Young adults who eat meat less than three times a week and exercise less may be at an increased risk of mental distress, a study claims.
However, the mental health of a mature adult (aged over 30 years) seems to be more sensitive to regular consumption of coffee and carbohydrates.
Researchers found that mood in young adults (18-29) seem to be dependent on food that increases availability of neurotransmitter precursors and concentrations in the brain (meat).
"Young adult mood appears to be sensitive to build-up of brain chemicals," said Lina Begdache, from the Binghamton University in the US.
"Regular consumption of meat leads to build-up of two brain chemicals (serotonin and dopamine) known to promote mood. Regular exercise leads to build-up of these and other neurotransmitters as well," Begdache said.
"In other words, young adults who ate meat (red or white) less than three times a week and exercised less than three times week showed a significant mental distress," she said.
However, mood in mature adults may be more reliant on food that increases availability of antioxidants (fruits) and abstinence of food that inappropriately activates the sympathetic nervous system (coffee, high glycemic index and skipping breakfast).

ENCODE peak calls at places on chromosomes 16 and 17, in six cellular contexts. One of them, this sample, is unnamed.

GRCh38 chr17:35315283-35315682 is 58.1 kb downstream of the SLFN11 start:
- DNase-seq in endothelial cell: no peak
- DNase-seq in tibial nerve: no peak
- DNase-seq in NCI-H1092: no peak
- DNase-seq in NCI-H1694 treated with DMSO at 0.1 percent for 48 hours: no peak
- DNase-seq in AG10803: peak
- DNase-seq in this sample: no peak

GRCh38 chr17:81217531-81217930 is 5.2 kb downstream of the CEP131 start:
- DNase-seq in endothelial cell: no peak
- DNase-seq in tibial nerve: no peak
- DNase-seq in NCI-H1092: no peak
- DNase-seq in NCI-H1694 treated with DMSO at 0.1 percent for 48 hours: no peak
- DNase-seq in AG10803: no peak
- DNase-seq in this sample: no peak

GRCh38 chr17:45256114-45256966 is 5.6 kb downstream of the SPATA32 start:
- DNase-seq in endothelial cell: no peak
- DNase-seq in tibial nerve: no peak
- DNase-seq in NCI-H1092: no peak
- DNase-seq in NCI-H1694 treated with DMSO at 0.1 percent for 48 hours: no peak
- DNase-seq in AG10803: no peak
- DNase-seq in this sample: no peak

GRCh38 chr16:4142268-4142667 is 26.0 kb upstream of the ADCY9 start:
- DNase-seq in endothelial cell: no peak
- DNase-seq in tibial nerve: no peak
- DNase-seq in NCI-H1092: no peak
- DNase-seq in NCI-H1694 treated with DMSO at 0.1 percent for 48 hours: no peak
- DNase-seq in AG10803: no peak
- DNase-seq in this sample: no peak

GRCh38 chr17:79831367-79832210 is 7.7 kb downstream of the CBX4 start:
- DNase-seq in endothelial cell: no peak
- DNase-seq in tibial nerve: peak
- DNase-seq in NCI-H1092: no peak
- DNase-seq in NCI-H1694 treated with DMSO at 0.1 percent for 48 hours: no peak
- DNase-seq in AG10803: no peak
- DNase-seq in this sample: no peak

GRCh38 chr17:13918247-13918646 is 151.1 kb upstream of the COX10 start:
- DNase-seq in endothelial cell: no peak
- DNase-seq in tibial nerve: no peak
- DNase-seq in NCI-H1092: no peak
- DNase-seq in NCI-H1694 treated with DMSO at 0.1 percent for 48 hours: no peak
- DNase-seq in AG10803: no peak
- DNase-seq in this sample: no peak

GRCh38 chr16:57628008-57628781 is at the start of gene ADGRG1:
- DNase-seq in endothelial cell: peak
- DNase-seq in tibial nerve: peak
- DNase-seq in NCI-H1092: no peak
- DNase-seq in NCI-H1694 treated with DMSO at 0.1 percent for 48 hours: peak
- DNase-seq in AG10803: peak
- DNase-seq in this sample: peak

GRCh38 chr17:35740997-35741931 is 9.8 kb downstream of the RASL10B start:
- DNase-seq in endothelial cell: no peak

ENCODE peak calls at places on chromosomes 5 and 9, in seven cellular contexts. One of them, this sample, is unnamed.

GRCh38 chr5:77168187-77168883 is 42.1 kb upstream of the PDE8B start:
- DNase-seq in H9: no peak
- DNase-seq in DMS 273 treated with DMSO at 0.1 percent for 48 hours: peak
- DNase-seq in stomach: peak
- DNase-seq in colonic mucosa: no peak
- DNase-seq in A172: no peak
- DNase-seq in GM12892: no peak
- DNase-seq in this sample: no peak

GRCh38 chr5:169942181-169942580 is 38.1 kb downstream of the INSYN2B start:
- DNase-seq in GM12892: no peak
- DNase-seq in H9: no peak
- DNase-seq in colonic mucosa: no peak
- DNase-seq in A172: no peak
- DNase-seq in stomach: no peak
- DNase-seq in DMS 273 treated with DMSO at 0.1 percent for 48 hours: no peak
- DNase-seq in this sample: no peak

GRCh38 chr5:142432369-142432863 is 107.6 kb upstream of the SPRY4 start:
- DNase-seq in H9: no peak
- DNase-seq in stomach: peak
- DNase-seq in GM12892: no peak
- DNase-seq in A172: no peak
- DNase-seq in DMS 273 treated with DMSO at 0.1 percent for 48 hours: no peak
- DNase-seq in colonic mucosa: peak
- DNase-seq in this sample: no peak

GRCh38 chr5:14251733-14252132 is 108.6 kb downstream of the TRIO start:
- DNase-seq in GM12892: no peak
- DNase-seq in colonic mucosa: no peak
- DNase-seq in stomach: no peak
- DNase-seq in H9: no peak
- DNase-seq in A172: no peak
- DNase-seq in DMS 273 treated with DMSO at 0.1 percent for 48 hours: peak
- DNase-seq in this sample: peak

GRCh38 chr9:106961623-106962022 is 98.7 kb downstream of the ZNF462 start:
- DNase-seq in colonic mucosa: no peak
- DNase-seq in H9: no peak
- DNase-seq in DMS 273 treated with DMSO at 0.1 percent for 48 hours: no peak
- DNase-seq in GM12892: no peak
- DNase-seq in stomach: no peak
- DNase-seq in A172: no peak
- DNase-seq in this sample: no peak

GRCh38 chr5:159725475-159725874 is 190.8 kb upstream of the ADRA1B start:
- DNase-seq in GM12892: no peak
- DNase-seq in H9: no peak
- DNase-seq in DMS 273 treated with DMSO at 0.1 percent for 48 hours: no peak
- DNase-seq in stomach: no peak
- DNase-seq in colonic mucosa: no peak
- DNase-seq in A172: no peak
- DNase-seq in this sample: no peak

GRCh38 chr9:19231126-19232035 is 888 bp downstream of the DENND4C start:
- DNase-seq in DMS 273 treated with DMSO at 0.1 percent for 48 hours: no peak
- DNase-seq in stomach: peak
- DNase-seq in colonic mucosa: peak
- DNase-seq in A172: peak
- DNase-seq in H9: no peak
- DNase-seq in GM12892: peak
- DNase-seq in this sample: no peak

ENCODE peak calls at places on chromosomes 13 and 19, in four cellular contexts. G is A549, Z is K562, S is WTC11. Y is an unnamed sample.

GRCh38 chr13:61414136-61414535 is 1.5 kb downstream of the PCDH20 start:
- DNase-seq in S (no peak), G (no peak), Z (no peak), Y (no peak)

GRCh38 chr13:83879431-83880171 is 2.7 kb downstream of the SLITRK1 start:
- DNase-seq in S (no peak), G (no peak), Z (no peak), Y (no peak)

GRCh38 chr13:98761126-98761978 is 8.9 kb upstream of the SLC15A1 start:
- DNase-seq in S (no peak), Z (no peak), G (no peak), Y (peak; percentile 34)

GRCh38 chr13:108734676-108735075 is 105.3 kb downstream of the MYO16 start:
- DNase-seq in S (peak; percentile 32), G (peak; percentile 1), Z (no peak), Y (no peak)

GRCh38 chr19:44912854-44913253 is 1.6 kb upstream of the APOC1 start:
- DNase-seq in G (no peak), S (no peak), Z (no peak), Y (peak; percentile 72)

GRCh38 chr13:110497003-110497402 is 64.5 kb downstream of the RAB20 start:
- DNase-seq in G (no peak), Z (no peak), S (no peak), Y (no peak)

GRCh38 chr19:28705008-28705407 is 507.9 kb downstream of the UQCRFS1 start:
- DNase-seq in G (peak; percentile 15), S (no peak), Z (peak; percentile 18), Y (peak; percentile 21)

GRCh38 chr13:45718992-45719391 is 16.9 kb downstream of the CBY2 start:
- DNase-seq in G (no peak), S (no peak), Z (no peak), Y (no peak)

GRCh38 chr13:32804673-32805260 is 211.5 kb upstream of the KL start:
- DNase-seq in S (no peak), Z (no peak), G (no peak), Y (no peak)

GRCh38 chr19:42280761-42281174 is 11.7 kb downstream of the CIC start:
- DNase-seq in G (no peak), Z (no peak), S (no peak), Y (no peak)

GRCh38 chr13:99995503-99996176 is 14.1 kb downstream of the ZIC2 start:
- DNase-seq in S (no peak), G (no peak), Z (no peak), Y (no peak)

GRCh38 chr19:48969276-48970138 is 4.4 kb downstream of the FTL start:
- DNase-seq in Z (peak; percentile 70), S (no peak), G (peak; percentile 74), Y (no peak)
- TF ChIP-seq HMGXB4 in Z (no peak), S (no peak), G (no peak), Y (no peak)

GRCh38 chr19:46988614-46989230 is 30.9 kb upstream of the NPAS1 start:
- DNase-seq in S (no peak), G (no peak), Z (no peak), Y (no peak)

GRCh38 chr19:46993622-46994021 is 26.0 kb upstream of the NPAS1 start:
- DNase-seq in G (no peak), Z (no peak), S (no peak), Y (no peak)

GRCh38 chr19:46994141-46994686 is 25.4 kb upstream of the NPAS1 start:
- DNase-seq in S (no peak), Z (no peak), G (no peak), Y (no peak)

The findings were published in the journal Nutritional Neuroscience.
"Mature adult mood seems to be more sensitive to regular consumption of sources of antioxidants and abstinence of food that inappropriately activates the innate fight-or-flight response (commonly known as the stress response)," Begdache added.
"With ageing, there is an increase in free radical formation (oxidants), so our need for antioxidants increases.
Free radicals cause disturbances in the brain, which increases the risk for mental distress," she said.
"Also, our ability to regulate stress decreases, so if we consume food that activates the stress response (such as coffee and too much carbohydrates), we are more likely to experience mental distress," she added.